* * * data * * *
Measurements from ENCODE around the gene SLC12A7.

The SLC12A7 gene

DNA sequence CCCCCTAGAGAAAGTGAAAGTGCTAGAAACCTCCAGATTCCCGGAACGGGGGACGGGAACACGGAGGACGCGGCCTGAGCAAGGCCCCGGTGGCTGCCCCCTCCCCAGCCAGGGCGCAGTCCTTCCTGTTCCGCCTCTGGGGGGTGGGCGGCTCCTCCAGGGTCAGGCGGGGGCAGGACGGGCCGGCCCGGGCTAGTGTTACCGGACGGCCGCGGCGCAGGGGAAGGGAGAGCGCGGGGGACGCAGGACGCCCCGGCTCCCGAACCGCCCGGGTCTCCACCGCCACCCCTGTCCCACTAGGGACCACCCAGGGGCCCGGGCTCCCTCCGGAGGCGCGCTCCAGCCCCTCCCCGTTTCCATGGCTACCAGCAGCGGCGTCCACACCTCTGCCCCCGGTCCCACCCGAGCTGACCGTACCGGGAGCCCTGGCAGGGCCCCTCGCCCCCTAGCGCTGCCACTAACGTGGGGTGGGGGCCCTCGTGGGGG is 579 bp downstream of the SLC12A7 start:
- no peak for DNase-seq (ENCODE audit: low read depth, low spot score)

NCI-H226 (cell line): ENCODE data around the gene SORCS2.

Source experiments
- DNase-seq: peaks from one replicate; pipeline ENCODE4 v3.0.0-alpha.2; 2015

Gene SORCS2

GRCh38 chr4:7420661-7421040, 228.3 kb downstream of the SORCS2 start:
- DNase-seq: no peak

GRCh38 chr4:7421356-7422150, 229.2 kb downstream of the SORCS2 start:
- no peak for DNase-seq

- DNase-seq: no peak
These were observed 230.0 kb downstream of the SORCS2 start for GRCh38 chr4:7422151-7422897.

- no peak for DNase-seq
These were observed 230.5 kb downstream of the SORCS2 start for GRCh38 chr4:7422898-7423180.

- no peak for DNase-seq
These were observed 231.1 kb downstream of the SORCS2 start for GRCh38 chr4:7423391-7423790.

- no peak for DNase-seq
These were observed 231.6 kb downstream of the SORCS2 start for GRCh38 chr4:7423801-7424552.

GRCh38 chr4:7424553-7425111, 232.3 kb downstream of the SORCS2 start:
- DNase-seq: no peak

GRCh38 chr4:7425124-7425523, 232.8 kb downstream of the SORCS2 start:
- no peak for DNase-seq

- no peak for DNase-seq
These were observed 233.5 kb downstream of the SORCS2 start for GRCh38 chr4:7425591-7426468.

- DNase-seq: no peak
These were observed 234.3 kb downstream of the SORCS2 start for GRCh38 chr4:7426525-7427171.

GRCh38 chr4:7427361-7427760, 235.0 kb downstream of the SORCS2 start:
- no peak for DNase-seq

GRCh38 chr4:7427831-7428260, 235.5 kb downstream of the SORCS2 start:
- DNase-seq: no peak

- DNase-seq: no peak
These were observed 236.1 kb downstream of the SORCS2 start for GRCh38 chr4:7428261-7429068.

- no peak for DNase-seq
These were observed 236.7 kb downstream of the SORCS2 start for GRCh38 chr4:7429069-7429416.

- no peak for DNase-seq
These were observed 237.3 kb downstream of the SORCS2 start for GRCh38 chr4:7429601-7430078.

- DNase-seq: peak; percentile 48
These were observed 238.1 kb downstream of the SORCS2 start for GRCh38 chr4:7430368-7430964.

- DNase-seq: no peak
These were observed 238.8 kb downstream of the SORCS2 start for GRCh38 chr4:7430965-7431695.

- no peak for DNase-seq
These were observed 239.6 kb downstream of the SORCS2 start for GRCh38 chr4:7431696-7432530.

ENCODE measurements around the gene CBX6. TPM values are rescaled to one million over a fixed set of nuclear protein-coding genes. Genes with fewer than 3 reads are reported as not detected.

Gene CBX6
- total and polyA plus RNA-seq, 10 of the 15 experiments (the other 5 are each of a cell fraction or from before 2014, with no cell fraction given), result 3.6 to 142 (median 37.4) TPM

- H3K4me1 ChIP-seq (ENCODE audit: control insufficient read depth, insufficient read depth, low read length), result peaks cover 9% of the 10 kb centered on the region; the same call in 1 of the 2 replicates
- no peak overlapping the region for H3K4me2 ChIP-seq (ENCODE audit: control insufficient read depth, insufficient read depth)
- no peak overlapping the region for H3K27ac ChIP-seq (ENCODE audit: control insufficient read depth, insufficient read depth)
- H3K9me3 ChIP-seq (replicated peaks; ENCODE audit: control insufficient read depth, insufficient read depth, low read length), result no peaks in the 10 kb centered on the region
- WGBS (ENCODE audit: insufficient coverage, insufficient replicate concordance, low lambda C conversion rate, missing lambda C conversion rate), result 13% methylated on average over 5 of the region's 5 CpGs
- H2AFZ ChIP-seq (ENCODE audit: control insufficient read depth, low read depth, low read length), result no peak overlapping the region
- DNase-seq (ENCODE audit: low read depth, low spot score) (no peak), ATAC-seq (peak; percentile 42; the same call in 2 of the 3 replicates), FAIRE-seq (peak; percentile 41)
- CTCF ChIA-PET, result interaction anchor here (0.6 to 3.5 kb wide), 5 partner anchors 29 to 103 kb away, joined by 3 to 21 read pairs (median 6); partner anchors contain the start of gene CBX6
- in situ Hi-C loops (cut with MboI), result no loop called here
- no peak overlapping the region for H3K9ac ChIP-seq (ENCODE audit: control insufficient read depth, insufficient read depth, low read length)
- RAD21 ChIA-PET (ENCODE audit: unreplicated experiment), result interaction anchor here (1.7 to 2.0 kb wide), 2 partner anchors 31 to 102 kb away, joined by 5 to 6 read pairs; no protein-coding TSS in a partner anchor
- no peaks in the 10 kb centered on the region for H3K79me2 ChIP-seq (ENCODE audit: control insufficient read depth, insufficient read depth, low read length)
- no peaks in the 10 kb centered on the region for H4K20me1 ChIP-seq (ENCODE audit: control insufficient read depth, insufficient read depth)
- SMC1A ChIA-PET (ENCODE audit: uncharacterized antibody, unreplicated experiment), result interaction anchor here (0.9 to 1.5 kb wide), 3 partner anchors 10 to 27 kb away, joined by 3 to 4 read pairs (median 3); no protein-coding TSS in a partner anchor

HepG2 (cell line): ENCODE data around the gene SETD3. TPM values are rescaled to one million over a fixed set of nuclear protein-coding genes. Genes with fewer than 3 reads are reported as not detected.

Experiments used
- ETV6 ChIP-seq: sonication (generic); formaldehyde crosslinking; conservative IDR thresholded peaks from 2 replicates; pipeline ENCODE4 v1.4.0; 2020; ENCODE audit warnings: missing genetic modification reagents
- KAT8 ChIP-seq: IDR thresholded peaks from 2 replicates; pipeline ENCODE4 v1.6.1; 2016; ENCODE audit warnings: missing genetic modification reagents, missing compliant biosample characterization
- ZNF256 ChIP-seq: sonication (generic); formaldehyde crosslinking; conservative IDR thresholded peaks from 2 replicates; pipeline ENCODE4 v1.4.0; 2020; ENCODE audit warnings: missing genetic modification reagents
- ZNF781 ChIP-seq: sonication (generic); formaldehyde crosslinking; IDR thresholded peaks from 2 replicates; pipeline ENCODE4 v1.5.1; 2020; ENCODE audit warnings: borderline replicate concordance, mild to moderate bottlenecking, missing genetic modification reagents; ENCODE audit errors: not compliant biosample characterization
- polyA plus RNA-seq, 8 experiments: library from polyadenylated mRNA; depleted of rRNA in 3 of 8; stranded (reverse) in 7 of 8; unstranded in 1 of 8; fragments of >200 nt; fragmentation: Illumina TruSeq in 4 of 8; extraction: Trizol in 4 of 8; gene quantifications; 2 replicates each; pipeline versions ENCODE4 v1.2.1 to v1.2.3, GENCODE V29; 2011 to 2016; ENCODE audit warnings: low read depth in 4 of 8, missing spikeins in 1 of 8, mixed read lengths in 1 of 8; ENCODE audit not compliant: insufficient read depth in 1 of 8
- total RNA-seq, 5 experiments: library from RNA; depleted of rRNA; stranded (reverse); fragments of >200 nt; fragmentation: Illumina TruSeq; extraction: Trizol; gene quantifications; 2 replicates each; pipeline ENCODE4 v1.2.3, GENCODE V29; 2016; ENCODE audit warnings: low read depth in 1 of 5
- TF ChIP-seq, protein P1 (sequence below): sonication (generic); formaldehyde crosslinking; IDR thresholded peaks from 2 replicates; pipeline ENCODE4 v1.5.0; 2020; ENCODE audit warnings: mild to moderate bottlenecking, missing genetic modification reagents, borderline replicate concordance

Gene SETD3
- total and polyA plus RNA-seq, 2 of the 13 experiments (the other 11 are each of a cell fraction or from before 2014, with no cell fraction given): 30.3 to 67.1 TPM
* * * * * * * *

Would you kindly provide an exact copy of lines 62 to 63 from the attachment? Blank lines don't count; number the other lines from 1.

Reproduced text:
HepG2 (cell line): ENCODE data around the gene SETD3. TPM values are rescaled to one million over a fixed set of nuclear protein-coding genes. Genes with fewer than 3 reads are reported as not detected.

Experiments used